UNICEF Resumes Airlifts Into South-Central Somalia

Posted July 13th, 2011 at 8:30 pm (UTC-5)
Leave a comment

For the first time in two years, the United Nations has airlifted aid to a part of Somalia controlled by the militant group al-Shabab.

A spokeswoman for the U.N. Children's Fund has told VOA that the agency flew five tons of aid into the town of Baidoa on Wednesday. She says the shipment included medicines and nutrition- and water-related supplies.

The aid is meant for severely malnourished Somali children suffering the effects of a devastating drought in the Horn of Africa.

UNICEF suspended air deliveries to areas controlled by al-Shabab in 2009 because of threats from the militants. The agency continued to deliver some aid by ground.

Last week, al-Shabab said it welcomed the return of humanitarian groups into the areas it controls.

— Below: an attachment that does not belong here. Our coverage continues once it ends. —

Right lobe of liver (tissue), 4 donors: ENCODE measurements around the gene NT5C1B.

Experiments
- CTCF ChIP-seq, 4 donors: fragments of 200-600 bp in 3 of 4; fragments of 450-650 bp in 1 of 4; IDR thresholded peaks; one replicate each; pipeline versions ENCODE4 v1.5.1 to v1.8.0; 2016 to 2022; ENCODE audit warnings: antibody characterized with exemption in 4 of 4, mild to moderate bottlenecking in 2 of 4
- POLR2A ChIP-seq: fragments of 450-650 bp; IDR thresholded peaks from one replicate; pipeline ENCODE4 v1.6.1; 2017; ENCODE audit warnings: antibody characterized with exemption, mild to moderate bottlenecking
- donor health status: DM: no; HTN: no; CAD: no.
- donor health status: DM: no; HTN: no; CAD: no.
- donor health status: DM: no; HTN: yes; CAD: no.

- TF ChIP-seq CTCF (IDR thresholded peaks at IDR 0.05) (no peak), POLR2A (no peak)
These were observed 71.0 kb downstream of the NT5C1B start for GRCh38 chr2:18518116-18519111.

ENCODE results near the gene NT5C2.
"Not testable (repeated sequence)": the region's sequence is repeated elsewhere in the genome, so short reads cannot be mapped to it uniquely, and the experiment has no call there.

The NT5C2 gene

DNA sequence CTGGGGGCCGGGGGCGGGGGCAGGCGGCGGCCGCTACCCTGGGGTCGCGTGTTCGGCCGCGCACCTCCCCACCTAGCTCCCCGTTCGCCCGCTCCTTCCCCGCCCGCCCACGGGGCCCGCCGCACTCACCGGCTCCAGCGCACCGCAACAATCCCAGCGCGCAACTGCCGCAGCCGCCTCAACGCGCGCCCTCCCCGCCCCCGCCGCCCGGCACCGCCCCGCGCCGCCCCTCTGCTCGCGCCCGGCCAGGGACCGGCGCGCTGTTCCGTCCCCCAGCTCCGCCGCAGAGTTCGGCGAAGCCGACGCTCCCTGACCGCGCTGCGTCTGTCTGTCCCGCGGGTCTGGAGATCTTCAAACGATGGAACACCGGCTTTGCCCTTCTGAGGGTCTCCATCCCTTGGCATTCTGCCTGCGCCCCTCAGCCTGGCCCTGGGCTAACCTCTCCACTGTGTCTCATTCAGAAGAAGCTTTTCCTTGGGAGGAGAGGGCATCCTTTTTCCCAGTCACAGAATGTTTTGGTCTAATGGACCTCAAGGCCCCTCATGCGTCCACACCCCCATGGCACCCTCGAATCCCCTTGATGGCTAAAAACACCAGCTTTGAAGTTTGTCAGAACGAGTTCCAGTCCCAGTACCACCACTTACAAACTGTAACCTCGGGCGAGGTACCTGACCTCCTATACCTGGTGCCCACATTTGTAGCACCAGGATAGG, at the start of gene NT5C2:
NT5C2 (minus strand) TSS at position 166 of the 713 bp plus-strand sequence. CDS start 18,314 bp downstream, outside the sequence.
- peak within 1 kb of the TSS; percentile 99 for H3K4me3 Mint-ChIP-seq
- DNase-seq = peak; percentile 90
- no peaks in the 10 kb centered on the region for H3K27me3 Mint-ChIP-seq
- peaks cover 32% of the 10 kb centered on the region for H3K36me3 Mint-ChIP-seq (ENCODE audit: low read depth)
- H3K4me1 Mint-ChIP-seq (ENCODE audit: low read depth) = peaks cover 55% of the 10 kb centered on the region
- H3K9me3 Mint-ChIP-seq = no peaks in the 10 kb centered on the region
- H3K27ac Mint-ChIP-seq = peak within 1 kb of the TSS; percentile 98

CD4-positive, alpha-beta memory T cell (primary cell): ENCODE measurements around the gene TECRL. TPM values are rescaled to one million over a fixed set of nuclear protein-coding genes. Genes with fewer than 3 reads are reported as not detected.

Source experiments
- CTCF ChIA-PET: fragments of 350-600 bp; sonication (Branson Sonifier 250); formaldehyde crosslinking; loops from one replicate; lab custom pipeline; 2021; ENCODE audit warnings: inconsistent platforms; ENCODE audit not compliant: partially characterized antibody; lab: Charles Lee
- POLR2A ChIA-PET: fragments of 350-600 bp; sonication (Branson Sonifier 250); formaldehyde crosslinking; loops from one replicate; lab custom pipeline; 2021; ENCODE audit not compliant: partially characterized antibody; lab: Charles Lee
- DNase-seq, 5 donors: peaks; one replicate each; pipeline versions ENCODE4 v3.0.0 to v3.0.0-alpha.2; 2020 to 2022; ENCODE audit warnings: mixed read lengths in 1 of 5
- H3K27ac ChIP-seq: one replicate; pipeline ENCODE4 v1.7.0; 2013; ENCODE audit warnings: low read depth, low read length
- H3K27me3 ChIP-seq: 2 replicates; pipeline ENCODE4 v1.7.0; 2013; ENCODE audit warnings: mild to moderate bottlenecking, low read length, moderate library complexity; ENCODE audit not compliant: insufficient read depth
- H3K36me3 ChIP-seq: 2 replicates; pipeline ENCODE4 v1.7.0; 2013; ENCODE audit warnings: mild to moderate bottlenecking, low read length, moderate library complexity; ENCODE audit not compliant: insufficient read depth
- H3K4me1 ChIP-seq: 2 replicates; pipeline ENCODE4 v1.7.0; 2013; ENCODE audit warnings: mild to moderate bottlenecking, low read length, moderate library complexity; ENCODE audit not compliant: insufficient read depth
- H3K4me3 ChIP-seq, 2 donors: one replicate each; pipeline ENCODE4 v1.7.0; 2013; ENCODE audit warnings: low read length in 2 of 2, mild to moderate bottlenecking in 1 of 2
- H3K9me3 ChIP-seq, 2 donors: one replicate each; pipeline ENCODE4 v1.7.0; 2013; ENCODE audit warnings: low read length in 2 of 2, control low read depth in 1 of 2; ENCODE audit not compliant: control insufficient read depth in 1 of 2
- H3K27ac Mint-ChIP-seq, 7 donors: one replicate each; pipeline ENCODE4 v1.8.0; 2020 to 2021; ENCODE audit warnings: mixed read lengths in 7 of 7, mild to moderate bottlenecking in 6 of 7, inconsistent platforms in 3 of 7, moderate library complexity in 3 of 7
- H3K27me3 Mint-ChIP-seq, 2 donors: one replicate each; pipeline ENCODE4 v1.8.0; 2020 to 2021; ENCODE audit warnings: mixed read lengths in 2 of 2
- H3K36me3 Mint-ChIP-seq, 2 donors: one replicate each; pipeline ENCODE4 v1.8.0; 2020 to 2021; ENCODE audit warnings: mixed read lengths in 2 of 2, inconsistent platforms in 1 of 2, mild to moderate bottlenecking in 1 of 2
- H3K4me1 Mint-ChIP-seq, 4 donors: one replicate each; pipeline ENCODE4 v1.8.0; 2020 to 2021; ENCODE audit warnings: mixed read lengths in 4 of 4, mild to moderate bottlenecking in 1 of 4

Also Wednesday, the African Union said it is working with AU peacekeepers to increase security in Somalia to ensure that humanitarian assistance gets to Somalis who need it. An AU spokesman said the African Union is helping to secure both the seaport and the airport, making it possible to bring in the aid supplies.

He also said former Ghanaian president Jerry Rawlings will soon go to Somalia to assess the situation for the African Union.

Earlier Wednesday, the U.N. World Food Program said it may resume operations in southern Somalia if security conditions allow. The WFP halted its work in areas controlled by al-Shabab last year, citing threats and extortion demands.

The Horn of Africa is experiencing its worst drought in six decades, and thousands of Somalis are fleeing to camps each week in neighboring Kenya and Ethiopia.

Al-Shabab is fighting to overthrow the U.N.-backed Somali government and to set up a strict Islamic state.

The hardline Islamist group rules much of southern and central Somalia, while the government controls only parts of the capital, Mogadishu.

Somalia has not had a functioning central government since the fall of dictator Mohamed Siad Barre in 1991.